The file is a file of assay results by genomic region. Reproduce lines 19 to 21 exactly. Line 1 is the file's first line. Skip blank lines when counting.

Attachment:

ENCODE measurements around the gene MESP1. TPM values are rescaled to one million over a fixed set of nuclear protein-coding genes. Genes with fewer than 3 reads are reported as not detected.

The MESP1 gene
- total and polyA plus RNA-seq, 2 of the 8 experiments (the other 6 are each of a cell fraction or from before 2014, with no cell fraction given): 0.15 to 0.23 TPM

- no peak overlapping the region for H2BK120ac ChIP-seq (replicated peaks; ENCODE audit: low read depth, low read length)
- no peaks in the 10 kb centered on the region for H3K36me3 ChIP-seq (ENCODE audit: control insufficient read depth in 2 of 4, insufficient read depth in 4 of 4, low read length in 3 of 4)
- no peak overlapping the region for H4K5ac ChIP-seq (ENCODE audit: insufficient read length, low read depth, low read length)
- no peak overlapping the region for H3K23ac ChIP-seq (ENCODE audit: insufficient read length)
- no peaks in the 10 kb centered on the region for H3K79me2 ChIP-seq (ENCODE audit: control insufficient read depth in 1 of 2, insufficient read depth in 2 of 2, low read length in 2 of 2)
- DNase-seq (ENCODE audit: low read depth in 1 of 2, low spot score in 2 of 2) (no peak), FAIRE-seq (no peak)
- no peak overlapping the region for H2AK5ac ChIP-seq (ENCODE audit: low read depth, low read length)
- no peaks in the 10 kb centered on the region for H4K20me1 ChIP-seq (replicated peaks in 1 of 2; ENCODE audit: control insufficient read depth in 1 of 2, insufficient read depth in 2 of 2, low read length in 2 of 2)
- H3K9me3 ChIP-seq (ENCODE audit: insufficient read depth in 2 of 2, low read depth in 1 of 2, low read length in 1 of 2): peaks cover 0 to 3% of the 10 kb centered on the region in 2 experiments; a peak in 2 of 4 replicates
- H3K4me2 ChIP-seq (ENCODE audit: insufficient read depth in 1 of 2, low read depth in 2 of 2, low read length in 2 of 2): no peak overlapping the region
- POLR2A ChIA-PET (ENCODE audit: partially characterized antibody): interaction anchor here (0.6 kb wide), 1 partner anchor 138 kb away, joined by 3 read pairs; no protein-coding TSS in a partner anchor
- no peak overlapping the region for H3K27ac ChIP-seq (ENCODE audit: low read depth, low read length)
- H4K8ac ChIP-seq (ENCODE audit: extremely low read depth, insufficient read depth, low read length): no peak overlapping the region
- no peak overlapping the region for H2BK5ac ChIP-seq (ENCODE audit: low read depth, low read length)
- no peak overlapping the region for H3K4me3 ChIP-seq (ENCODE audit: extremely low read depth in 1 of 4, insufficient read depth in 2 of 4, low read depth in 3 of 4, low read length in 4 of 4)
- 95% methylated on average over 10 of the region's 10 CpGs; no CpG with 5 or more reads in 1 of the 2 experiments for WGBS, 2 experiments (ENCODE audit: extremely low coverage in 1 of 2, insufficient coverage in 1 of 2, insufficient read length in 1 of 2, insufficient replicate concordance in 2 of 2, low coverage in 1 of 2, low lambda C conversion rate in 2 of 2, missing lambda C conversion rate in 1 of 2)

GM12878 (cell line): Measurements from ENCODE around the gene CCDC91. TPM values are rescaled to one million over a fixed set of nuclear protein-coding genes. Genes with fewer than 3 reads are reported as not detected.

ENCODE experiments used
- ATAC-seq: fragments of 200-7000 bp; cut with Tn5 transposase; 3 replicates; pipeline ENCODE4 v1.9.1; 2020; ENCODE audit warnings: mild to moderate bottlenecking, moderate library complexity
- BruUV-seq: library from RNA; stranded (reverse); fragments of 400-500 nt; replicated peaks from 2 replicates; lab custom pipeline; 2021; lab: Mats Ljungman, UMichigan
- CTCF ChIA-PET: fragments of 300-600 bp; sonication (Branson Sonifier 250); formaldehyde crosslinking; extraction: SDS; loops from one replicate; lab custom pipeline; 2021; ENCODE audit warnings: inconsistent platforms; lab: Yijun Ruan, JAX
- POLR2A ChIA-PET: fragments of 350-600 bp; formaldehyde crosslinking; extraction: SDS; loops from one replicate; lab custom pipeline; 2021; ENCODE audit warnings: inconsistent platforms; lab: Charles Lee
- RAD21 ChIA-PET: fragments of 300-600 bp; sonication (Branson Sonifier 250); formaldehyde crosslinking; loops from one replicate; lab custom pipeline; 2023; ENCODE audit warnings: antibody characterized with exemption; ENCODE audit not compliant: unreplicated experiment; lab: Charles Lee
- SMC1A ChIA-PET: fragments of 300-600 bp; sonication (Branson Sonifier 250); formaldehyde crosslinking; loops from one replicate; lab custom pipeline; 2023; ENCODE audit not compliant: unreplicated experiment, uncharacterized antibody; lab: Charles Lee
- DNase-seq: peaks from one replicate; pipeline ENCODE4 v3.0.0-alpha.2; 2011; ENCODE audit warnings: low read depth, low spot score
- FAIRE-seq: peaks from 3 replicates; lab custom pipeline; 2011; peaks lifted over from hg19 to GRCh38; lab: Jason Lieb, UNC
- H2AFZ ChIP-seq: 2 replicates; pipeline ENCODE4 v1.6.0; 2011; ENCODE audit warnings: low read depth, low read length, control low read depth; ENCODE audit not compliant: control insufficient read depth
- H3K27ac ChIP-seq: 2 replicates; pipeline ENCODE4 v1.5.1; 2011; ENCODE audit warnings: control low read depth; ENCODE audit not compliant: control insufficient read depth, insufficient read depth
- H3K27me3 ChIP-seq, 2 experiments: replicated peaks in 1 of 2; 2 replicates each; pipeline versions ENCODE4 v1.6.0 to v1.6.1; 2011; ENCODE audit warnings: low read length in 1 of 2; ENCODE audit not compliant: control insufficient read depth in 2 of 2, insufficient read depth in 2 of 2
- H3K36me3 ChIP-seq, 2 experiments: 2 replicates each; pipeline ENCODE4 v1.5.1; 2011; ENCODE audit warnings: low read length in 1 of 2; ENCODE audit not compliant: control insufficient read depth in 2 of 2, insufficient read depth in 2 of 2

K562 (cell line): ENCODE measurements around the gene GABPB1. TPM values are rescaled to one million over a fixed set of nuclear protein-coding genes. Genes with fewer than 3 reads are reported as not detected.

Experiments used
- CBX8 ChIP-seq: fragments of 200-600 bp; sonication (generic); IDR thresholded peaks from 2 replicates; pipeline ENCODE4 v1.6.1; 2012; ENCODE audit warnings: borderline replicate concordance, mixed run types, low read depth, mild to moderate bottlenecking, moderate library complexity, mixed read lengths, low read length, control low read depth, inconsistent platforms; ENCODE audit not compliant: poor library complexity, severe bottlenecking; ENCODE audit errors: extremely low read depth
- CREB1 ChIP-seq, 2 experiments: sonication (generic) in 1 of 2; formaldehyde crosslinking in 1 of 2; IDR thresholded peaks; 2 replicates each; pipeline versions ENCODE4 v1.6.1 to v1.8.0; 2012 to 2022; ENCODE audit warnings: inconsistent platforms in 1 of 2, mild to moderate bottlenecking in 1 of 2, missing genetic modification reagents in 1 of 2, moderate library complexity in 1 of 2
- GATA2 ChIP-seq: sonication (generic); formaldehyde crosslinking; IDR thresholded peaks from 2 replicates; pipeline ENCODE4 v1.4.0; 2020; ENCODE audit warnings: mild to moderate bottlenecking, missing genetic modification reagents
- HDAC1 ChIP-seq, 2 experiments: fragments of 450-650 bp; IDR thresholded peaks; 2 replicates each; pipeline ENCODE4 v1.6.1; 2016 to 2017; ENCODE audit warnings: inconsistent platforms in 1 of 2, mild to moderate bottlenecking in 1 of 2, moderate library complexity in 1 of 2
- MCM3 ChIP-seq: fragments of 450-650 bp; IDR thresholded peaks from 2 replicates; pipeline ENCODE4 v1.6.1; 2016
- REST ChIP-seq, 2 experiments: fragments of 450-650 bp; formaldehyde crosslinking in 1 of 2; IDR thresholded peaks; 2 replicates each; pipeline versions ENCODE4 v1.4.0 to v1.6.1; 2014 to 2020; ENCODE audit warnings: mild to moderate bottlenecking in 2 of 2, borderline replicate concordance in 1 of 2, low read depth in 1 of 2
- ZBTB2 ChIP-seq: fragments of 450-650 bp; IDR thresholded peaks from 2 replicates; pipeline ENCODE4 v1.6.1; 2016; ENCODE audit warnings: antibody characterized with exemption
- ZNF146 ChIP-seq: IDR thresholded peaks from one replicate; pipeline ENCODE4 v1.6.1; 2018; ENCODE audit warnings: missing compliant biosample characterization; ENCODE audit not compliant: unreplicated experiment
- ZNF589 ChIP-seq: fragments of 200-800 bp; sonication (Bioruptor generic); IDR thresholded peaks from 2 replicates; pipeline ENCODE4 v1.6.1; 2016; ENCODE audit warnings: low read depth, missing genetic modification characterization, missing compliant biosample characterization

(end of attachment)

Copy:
- 95% methylated on average over 10 of the region's 10 CpGs; no CpG with 5 or more reads in 1 of the 2 experiments for WGBS, 2 experiments (ENCODE audit: extremely low coverage in 1 of 2, insufficient coverage in 1 of 2, insufficient read length in 1 of 2, insufficient replicate concordance in 2 of 2, low coverage in 1 of 2, low lambda C conversion rate in 2 of 2, missing lambda C conversion rate in 1 of 2)

GM12878 (cell line): Measurements from ENCODE around the gene CCDC91. TPM values are rescaled to one million over a fixed set of nuclear protein-coding genes. Genes with fewer than 3 reads are reported as not detected.

ENCODE experiments used